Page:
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10: Radicals

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    Learning Objectives

    By the end of this chapter, the student should be able to

    • Simplify radical expressions
    • Rationalize denominators (monomial and binomial) of radical expressions
    • Add, subtract, and multiply radical expressions with and without variables
    • Solve equations containing radicals and radical functions
    • Solve equations containing rational exponents

    Radicals are a common concept in algebra. In fact, we think of radicals as reversing the operation of an exponent. Hence, instead of the “square” of a number, we take the “square root” a number; instead of the “cube” of a number, we take the “cube root” a number, and so on. Square roots are the most common type of radical used in algebra.


    The radical sign, when first used, was an R with a line through the tail, ℞, similar to our medical prescription symbol. The R came from the latin, “radix”, which can be translated as “source” or “foundation.” It wasn’t until the 1500s that our current symbol was first used in Germany, but even then it was just a check mark with no bar over the numbers, √.


    If \(a\) is a positive real number, then the principal square root of a number \(a\) is defined as \[\sqrt{a}=b\text{ if and only if }a=b^2,\nonumber\] where \(b > 0\). The \(\sqrt{\quad}\) is the radical symbol, and \(a\) is called the radicand.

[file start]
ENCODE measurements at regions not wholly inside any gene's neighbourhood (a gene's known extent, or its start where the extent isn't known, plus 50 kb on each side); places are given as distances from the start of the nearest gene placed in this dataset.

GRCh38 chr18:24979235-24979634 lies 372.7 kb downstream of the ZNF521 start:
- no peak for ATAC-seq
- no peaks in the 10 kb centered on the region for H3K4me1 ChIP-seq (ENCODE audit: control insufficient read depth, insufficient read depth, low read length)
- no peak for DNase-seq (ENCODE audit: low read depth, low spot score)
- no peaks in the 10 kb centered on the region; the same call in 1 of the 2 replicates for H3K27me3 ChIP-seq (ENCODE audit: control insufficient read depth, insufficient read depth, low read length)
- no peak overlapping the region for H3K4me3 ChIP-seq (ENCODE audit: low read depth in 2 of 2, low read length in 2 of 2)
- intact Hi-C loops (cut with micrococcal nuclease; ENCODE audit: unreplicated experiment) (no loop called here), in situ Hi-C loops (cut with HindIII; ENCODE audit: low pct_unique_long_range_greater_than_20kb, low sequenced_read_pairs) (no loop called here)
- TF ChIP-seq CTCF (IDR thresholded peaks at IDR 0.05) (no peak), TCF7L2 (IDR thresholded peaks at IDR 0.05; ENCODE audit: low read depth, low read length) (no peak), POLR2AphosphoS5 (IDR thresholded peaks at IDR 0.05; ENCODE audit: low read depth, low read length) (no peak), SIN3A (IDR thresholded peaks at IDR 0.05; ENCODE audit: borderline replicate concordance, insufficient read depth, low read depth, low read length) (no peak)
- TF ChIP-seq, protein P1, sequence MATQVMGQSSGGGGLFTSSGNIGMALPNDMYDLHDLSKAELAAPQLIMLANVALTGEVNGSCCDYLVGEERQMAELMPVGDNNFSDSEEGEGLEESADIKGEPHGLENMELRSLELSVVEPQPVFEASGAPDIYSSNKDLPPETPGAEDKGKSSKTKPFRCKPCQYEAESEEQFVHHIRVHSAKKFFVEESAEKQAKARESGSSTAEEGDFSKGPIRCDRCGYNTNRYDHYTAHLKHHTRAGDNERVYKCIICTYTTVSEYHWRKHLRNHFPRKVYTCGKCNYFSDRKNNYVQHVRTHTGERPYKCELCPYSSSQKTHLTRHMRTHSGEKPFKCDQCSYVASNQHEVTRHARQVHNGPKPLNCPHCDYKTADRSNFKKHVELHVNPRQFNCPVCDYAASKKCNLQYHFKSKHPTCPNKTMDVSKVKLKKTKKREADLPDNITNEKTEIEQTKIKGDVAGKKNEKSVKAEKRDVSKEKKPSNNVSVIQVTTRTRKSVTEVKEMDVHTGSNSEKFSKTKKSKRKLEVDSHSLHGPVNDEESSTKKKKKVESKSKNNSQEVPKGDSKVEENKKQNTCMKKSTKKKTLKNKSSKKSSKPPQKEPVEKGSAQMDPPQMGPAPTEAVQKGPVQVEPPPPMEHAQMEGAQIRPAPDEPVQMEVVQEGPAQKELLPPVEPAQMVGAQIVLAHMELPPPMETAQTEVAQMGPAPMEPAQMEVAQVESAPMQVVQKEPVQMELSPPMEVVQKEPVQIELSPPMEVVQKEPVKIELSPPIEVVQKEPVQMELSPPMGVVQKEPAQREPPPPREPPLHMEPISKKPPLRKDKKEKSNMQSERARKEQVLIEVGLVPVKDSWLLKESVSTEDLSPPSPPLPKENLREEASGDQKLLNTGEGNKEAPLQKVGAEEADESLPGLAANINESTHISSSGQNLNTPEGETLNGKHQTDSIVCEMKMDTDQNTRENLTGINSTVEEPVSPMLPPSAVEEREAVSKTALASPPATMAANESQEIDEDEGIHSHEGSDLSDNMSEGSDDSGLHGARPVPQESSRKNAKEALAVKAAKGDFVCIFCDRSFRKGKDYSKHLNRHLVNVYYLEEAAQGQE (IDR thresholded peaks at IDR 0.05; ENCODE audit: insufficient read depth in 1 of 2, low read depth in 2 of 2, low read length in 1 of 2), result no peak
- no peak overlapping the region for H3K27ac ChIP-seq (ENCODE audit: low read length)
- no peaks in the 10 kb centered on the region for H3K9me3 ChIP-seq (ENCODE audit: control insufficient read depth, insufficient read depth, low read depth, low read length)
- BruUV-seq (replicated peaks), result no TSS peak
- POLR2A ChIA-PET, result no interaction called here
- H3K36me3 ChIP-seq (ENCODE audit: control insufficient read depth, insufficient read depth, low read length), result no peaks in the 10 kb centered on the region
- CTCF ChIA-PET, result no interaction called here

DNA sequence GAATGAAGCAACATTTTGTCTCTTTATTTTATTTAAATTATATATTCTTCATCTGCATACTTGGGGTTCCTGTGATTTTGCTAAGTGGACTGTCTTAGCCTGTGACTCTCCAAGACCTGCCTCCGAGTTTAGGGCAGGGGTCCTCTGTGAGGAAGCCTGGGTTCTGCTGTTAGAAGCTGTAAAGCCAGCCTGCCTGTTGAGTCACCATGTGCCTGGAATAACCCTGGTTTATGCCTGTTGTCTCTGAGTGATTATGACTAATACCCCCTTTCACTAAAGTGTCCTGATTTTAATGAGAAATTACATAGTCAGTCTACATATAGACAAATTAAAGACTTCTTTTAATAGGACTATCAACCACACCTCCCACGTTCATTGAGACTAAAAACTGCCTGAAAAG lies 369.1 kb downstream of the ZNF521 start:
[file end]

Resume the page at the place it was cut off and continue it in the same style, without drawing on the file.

If given something like \(\sqrt[3]{a}\), then \(3\) is called the root or index; hence, \(\sqrt[3]{a}\) is called the cube root or third root of \(a\). In general, \[\sqrt[n]{a}=b\text{ if and only if }a = b^n\nonumber\] If \(n\) is even, then \(a\) and \(b\) must be greater than or equal to zero. If \(n\) is odd, then \(a\) and \(b\) can be any real number.

    Example 10.1

    Here are some examples of square roots:

    \[\begin{array}{ll}\sqrt{1}=1 &\sqrt{121}=11 \\ \sqrt{4}=2 &\sqrt{625}=25 \\ \sqrt{9}=3& \sqrt{-81}=\text{ not a real number}\end{array}\nonumber\]

    The final example, \(\sqrt{−81}\) is not a real number. There is a future section in which will discuss examples like \(\sqrt{-81}\). Recall, if the root is even, then the radicand must be greater than or equal to zero and since \(−81 < 0\), then there is no real number in which we can square and will result in \(−81\), i.e., \(?^2 = −81\). So, for now, when we obtain a radicand that is negative and the root is even, we say that this number is not a real number. There is a type of number where we can evaluate these numbers, but just not a real one.

    This page titled 10: Radicals is shared under a CC BY-NC-SA 4.0 license and was authored, remixed, and/or curated by Darlene Diaz (ASCCC Open Educational Resources Initiative) via source content that was edited to the style and standards of the LibreTexts platform; a detailed edit history is available upon request.